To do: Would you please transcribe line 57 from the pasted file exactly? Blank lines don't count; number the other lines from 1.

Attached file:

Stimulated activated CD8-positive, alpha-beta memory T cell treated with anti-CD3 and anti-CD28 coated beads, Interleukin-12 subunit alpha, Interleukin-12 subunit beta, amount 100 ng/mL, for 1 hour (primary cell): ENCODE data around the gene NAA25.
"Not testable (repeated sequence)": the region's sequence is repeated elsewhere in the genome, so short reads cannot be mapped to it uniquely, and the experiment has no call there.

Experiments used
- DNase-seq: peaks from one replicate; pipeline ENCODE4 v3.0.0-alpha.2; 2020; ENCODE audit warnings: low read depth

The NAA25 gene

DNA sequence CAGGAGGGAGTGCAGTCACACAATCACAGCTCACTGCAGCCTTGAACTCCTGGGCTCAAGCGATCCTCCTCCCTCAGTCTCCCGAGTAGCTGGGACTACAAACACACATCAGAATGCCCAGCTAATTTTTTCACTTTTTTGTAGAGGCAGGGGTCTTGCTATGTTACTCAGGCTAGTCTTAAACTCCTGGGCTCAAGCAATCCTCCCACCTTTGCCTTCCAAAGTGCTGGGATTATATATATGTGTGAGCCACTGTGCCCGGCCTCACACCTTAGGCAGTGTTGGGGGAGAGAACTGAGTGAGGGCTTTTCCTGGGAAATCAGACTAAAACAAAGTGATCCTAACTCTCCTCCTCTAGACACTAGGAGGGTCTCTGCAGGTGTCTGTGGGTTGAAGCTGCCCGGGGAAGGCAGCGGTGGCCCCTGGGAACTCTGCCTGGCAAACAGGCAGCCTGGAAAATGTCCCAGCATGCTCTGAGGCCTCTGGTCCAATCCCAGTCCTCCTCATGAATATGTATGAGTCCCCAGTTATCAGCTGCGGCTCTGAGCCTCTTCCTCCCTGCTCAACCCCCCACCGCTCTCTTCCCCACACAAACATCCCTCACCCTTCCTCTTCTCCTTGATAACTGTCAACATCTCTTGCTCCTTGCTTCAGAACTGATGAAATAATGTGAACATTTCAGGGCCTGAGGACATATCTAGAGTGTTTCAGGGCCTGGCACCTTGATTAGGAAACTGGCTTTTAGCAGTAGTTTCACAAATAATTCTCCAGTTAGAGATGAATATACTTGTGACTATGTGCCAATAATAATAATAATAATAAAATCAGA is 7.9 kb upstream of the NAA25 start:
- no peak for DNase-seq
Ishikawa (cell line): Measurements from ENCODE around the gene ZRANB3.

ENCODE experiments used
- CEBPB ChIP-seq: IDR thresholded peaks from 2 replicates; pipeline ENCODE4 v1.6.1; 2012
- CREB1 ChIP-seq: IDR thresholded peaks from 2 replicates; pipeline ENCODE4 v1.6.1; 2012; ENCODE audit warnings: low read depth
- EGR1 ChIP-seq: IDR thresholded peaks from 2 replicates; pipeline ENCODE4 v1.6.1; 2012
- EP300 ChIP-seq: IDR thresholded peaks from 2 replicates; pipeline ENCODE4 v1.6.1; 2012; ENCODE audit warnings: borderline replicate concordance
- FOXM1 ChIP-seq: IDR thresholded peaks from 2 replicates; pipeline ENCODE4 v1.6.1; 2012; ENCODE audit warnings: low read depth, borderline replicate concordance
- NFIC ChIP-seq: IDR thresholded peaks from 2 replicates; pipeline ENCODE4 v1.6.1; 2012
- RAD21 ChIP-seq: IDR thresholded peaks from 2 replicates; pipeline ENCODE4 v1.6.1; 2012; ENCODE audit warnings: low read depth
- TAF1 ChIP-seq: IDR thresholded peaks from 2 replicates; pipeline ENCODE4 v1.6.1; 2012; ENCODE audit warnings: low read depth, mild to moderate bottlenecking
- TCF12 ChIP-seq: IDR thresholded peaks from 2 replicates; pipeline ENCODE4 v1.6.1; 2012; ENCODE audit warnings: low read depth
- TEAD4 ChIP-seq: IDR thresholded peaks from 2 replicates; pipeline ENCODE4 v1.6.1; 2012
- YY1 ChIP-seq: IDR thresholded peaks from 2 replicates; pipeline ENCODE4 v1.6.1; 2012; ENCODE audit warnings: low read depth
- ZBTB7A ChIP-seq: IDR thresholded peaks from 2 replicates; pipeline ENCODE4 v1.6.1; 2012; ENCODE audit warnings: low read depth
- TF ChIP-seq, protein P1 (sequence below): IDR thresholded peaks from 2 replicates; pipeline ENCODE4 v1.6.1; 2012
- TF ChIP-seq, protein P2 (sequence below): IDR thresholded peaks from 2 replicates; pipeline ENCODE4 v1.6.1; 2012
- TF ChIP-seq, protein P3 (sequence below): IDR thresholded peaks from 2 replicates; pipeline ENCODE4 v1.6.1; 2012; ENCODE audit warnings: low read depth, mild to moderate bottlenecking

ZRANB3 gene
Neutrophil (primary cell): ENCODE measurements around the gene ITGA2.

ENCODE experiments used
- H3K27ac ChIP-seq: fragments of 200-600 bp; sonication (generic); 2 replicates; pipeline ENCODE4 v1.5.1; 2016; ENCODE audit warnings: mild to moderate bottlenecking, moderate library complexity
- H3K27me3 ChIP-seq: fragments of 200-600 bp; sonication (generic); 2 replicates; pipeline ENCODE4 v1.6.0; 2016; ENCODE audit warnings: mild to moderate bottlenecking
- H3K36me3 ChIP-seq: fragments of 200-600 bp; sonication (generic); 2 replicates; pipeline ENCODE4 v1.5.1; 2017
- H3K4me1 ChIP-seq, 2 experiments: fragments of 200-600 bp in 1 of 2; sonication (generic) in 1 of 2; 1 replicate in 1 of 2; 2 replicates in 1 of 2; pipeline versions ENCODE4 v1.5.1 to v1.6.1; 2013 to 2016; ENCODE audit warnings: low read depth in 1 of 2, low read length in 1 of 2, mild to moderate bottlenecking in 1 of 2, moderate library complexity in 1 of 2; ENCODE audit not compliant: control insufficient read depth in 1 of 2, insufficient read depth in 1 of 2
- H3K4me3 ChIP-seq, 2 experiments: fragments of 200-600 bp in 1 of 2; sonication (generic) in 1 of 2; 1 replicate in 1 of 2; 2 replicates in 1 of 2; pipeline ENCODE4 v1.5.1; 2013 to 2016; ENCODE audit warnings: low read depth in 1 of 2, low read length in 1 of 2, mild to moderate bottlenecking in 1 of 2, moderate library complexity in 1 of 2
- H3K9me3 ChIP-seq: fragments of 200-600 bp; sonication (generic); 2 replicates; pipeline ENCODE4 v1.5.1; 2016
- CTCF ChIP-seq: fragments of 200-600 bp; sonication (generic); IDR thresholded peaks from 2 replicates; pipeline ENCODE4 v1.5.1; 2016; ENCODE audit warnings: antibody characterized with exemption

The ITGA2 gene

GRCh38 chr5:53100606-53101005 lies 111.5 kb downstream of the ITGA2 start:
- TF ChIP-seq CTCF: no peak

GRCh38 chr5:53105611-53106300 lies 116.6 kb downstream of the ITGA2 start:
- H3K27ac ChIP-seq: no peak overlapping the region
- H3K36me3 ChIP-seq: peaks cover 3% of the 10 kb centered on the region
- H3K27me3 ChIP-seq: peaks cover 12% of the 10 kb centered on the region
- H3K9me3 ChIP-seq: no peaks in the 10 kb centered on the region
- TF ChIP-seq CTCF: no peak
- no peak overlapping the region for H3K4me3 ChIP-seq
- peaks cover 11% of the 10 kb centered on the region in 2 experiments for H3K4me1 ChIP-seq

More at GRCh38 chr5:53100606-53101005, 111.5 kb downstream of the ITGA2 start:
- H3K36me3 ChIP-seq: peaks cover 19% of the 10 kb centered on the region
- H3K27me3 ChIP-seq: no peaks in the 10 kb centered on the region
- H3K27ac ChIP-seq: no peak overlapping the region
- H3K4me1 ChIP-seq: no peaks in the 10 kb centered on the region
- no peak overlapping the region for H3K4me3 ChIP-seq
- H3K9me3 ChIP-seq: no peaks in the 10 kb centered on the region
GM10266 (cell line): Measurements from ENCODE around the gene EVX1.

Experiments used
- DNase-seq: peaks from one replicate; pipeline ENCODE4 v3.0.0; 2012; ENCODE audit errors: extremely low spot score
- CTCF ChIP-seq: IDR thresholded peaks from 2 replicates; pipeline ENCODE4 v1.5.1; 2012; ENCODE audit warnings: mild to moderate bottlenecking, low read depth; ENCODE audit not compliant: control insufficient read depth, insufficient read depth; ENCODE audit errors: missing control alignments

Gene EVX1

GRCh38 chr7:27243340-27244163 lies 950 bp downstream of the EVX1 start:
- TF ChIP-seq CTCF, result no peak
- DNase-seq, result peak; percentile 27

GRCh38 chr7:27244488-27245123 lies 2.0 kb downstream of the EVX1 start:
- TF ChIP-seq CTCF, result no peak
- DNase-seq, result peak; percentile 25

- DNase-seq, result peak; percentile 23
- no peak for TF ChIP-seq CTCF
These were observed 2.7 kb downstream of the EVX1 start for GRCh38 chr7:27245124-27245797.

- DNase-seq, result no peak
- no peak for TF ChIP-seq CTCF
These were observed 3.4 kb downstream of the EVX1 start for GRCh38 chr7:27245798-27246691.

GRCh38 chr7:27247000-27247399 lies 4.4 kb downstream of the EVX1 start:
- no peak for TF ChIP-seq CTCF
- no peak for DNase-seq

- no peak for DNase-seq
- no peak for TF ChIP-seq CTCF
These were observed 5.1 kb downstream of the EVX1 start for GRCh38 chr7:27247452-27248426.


Gene EVX1